Suspense, too, hovered over the invitation. You see, Novak doesn’t tell you in advance who the “confidential” speakers are going to be. “To get the absolute best, most interesting speakers at every Forum,” the letter explained, “Bob Novak waits until the last possible moment to invite many of the speakers. He wants to make sure his guests benefit from the most current topics possible.” The letter, though, did provide a list of some past speakers. Karl Rove, a regular Novak informant, was one of them. I hope he comes this year. It would be good to hear what Rove has to say—since he’s also involved in the Plame scandal—before the indictments are handed up by the grand jury. A special prosecutor is just now finishing up an investigation into whether someone broke the federal laws against releasing classified information and putting people such as CIA agents at risk.
Novak’s lawyer says his client is not a target of the investigation. Still, others in the journalism community would like Bob to explain what his role actually was and lift all the mystery. He hasn’t been talking much lately; he says he’s acting on the advice of his lawyer. A couple of weeks ago, he did say, “Bullshit,” as he walked out in a huff from the set of one of his own CNN shows. But nothing since then. Maybe he’ll come clean at the off-the-record forum and someone will leak it afterward. As Bob always says, the public has a right to know.
While I was mulling over whether I could go to this elite, $595 event—there’s not a lot of money in newspaper tills this day for large expenses—I got another e-mail from Tom Winter. It turned out to be the same e-mail. The seats were still “filling up.” I guess the response hasn’t been huge. Super-secret sources say Bob’s ratings may have slipped.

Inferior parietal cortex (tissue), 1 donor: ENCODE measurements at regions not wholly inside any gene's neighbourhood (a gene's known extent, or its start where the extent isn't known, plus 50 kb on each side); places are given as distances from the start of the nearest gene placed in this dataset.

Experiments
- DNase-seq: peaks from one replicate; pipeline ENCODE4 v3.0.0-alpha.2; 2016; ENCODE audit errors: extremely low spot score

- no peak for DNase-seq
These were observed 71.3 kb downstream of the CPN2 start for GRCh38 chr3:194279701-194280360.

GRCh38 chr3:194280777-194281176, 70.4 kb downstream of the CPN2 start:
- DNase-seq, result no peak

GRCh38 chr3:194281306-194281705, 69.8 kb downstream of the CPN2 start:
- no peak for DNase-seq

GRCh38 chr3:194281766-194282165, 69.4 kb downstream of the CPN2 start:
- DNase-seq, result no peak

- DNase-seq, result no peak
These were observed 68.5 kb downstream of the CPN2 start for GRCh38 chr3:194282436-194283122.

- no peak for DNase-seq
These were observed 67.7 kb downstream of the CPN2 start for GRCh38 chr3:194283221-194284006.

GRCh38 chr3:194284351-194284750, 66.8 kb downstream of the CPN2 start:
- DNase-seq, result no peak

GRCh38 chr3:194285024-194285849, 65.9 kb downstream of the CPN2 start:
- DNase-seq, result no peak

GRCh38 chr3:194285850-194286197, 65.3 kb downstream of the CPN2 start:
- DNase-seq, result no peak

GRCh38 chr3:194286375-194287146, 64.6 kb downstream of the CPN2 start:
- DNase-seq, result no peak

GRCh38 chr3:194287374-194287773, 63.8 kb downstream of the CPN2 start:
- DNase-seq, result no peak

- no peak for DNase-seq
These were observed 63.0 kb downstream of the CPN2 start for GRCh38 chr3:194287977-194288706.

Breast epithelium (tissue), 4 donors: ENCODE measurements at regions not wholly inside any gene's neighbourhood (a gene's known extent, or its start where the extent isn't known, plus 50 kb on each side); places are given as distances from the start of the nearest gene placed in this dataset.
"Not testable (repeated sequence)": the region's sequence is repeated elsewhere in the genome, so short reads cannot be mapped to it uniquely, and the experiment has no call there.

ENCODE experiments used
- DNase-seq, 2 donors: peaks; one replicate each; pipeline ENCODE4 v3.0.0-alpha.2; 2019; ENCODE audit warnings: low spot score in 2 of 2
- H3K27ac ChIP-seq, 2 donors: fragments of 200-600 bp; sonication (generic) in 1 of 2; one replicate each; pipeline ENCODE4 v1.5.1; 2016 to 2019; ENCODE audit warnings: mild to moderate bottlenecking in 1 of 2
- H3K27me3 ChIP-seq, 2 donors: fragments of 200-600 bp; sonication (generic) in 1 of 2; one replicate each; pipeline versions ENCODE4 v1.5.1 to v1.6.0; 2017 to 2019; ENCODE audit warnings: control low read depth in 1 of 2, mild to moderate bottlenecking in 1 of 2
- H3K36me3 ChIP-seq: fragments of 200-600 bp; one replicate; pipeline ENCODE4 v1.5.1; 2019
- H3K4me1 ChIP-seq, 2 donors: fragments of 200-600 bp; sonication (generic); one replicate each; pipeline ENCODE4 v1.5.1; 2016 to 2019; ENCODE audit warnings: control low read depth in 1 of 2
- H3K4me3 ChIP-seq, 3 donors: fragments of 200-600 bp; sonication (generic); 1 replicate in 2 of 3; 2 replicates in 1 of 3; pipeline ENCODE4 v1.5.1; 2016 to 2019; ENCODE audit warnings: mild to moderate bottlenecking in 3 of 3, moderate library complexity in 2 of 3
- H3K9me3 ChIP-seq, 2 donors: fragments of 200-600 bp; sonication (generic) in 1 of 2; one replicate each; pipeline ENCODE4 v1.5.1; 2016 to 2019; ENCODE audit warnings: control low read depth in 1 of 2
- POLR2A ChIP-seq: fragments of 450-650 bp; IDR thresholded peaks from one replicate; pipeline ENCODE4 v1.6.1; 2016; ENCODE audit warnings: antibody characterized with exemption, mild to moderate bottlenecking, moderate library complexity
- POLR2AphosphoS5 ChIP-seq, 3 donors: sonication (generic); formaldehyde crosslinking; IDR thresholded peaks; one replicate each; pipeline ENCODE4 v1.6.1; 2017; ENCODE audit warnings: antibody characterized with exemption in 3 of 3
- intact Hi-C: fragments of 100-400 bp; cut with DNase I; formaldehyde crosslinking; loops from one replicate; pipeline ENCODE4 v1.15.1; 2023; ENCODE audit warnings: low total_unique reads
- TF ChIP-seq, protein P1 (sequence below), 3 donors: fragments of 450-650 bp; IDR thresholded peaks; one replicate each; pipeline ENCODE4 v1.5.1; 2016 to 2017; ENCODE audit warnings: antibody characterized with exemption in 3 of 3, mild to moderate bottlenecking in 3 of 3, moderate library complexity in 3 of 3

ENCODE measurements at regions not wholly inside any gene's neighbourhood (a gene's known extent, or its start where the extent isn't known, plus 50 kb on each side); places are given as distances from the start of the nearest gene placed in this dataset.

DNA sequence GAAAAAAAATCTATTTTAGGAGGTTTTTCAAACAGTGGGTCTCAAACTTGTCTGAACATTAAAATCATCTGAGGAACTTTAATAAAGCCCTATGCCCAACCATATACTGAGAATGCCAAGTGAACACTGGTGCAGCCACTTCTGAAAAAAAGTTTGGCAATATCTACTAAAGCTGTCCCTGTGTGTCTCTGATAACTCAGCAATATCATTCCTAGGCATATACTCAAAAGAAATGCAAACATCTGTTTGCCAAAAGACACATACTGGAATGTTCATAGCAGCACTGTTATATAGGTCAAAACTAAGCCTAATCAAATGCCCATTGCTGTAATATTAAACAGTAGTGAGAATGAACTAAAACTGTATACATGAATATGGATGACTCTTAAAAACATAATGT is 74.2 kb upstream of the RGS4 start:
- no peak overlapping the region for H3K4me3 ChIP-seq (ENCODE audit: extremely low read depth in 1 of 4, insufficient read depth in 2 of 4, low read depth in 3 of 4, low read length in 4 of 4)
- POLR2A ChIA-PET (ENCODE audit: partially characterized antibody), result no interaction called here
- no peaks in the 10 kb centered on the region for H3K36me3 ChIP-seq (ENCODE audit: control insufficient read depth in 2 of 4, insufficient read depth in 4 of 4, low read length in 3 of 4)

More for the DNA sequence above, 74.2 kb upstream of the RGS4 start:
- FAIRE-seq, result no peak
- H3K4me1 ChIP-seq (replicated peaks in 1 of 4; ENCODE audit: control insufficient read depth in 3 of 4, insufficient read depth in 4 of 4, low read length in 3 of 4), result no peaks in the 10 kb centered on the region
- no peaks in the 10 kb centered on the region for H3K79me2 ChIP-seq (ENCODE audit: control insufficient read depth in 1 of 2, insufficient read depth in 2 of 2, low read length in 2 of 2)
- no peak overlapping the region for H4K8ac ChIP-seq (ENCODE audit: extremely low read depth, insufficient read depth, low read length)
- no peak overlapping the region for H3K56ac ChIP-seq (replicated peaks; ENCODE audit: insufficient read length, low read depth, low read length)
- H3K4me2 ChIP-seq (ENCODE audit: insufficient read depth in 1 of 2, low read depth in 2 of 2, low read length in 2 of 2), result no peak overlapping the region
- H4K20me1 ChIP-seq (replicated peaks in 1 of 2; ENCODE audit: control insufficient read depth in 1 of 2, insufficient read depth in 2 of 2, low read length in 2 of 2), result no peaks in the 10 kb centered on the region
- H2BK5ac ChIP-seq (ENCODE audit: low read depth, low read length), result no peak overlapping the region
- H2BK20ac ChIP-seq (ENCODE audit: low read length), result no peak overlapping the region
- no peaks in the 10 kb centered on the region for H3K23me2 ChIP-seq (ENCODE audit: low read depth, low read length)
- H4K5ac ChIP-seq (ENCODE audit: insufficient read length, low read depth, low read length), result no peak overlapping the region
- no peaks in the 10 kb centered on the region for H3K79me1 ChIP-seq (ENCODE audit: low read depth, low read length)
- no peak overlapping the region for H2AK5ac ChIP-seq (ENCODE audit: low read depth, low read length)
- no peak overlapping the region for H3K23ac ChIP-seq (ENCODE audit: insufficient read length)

Still, there are some real perks for attendees. For instance, lunch is included for your $595. And there’s a door prize. Eight of the attendees will be chosen “to have cocktails with Robert Novak and the hosts of Tech Central Station, James Glassman and Ken Adelman, followed by dinner at the famous restaurant The Palm on Sept. 21st, the evening before the forum.”
The invitation doesn’t say whether this bonus evening is off-the-record too. Maybe not. Maybe the drinks will loosen everybody up. I’ve seen Jim Glassman talk a lot on television. And Ken Adelman likes to speak too; his listed lecture fee is “$10,000–$20,000.”
As I was reading over the invitation again, I got a jolt—a couple of lines I’d missed on the first go-around: “Each speaker speaks briefly about the issues of the day, then opens the floor to questions—any questions. The answers are frank and open, because there are no reporters.”
No reporters? So why did they invite me? Was it just a mistake? I should have known better.
For emphasis perhaps, there’s an addendum to the e-mail where the forum’s ground rules are listed, as if in some FBI directive: “No recording devices will be allowed. You may expect increased security.”
Those certainly don’t sound like requirements laid down by a journalist. Is Novak really a reporter?